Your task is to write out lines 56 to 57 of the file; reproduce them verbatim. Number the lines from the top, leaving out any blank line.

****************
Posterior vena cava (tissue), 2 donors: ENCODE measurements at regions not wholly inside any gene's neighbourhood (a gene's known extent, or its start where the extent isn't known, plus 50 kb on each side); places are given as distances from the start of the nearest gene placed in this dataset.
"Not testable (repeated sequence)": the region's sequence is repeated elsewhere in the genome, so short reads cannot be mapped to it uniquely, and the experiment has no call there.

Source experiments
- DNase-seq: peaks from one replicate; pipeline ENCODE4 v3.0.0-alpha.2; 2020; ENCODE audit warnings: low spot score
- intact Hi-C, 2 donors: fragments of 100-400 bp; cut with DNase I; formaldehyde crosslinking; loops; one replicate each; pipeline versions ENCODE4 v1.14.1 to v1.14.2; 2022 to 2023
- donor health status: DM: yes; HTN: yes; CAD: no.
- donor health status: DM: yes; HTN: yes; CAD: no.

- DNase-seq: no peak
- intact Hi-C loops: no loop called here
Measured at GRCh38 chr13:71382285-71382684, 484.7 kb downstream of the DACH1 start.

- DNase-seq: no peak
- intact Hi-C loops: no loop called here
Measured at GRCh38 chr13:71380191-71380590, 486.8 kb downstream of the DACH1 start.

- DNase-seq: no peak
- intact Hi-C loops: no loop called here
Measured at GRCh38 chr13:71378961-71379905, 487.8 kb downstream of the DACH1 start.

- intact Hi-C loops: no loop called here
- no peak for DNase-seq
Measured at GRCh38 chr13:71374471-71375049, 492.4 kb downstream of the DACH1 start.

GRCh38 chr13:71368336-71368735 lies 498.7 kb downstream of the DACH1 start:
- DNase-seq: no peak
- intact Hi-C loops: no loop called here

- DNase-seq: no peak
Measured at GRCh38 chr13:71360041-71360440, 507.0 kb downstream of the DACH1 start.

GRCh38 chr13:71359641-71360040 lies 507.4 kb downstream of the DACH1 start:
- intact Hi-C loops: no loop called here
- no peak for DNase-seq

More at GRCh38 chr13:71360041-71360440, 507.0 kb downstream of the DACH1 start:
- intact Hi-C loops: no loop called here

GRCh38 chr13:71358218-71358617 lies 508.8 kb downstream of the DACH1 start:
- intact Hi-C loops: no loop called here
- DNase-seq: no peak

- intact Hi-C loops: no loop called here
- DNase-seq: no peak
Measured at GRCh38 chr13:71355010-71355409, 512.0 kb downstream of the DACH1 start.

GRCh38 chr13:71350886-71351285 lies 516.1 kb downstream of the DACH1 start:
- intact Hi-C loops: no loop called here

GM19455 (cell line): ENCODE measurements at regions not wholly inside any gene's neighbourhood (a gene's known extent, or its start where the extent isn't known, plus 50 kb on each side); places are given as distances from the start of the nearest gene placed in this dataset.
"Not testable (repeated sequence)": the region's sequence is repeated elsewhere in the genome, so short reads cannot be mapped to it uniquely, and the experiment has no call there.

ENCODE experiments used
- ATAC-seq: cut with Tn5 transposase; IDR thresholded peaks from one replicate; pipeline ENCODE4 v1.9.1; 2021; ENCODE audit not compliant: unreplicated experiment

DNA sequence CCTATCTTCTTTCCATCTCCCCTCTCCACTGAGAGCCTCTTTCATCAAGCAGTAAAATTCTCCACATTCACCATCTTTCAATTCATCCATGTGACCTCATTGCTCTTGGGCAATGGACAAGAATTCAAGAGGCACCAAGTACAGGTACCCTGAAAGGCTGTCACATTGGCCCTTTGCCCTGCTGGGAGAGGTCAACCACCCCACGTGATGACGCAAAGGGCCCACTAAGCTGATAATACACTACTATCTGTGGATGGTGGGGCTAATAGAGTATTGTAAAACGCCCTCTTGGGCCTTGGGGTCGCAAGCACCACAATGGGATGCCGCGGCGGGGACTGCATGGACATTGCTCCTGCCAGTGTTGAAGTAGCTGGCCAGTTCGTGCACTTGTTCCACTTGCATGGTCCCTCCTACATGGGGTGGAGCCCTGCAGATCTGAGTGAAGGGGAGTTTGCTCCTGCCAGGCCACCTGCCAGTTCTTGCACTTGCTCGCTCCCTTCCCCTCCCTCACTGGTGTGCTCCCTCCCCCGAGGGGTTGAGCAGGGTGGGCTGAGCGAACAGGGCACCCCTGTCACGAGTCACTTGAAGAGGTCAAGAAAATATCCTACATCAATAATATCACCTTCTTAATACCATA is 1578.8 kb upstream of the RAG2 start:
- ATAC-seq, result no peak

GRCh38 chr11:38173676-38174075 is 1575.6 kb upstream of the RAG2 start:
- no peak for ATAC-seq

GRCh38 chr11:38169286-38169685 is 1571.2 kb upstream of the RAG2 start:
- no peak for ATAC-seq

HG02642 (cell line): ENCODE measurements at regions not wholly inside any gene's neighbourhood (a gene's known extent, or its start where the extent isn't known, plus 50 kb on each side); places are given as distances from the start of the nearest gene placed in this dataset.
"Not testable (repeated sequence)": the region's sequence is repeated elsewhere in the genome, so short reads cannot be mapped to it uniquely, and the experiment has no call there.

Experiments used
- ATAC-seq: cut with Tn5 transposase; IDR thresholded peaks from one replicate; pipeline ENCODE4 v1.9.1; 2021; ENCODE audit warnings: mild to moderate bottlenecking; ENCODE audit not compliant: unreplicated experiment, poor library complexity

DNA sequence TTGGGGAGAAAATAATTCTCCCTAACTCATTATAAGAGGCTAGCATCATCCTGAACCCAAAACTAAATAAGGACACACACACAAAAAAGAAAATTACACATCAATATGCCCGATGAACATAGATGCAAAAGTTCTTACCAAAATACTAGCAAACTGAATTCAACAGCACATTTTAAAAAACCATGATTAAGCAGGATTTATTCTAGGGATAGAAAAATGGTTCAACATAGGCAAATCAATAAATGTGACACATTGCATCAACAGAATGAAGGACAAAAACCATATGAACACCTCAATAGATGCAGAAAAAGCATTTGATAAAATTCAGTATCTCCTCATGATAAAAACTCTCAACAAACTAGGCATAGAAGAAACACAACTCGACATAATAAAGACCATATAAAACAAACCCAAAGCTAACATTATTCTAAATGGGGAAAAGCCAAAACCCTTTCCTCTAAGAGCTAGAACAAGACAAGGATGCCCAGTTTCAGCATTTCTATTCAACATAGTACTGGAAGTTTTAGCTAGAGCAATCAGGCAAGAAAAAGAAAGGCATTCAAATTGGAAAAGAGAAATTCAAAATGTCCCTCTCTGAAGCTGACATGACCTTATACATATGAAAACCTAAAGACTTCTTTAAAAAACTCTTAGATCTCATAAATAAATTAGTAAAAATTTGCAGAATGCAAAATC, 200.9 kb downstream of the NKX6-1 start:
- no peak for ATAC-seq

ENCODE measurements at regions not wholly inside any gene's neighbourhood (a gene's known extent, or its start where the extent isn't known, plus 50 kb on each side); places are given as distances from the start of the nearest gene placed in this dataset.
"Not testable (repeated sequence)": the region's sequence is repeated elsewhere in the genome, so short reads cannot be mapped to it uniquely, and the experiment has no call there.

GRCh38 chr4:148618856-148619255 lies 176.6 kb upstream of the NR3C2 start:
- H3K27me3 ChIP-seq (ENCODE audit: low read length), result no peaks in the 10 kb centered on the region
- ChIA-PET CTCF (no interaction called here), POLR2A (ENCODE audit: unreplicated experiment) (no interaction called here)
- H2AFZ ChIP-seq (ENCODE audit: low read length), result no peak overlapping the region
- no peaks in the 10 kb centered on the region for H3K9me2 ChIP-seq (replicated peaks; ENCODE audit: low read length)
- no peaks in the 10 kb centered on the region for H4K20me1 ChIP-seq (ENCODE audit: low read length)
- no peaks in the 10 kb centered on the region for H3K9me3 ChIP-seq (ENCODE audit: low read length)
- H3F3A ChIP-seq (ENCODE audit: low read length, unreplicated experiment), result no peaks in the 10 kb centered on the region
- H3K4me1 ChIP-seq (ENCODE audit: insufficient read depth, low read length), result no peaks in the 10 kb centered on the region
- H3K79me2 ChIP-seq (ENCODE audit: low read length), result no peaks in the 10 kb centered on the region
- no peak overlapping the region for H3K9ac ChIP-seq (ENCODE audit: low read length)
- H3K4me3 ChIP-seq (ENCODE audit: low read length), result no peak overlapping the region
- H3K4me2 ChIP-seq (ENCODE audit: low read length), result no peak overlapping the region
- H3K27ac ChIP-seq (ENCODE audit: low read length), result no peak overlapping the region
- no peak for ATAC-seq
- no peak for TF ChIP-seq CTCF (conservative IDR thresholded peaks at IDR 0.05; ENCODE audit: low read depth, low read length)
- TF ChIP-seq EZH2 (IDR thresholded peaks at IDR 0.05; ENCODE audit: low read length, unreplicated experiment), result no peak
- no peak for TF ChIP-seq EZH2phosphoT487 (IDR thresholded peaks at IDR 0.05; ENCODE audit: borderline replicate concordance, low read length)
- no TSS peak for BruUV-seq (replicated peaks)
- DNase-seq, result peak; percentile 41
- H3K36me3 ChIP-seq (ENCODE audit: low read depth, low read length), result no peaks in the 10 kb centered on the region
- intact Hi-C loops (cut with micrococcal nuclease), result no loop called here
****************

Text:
GRCh38 chr4:148618856-148619255 lies 176.6 kb upstream of the NR3C2 start:
- H3K27me3 ChIP-seq (ENCODE audit: low read length), result no peaks in the 10 kb centered on the region